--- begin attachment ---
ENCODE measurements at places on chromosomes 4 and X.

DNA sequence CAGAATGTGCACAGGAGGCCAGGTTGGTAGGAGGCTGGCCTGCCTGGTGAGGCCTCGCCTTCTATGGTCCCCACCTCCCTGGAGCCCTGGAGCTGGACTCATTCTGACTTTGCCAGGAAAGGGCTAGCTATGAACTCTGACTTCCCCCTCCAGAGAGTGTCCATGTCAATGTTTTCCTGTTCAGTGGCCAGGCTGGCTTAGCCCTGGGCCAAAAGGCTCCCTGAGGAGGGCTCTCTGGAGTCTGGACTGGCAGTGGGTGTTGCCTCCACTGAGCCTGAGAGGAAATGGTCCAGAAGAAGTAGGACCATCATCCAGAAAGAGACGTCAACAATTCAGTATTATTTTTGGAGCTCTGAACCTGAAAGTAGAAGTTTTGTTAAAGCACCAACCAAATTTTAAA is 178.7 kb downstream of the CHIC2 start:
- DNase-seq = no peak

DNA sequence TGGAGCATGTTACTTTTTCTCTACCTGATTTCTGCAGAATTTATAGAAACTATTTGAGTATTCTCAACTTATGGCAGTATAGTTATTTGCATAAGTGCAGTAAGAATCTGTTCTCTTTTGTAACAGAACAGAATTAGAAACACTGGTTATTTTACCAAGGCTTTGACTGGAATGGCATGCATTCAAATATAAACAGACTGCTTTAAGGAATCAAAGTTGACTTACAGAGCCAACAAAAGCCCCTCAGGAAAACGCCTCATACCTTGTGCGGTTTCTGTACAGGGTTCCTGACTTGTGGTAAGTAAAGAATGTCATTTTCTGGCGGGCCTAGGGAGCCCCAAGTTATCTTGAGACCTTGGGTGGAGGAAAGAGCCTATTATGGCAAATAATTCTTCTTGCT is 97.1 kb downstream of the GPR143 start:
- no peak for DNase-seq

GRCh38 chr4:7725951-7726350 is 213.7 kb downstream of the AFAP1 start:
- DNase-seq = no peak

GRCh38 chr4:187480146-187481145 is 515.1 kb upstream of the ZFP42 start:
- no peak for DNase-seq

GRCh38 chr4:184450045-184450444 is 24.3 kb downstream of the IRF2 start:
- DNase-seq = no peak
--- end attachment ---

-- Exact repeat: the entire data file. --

ENCODE measurements at places on chromosomes 4 and X.

DNA sequence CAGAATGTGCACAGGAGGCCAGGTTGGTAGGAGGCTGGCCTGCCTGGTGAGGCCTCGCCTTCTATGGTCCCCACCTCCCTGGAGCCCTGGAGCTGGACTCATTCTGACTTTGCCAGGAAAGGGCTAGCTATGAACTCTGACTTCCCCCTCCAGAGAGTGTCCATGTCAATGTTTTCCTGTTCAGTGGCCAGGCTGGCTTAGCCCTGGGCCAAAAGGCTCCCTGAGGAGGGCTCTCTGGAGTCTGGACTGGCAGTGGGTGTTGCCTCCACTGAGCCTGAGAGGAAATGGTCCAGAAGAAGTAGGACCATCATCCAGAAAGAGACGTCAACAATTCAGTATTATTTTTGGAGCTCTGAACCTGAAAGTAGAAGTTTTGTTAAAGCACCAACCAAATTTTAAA is 178.7 kb downstream of the CHIC2 start:
- DNase-seq = no peak

DNA sequence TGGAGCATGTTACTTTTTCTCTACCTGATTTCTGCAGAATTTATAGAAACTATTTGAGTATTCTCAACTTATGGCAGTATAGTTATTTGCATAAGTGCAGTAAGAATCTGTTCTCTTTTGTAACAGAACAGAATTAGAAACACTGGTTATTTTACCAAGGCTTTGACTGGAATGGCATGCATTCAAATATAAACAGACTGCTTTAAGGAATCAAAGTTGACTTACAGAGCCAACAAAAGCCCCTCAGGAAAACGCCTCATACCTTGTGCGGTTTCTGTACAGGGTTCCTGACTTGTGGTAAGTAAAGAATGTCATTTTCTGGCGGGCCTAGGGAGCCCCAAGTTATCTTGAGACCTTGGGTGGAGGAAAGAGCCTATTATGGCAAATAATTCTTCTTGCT is 97.1 kb downstream of the GPR143 start:
- no peak for DNase-seq

GRCh38 chr4:7725951-7726350 is 213.7 kb downstream of the AFAP1 start:
- DNase-seq = no peak

GRCh38 chr4:187480146-187481145 is 515.1 kb upstream of the ZFP42 start:
- no peak for DNase-seq

GRCh38 chr4:184450045-184450444 is 24.3 kb downstream of the IRF2 start:
- DNase-seq = no peak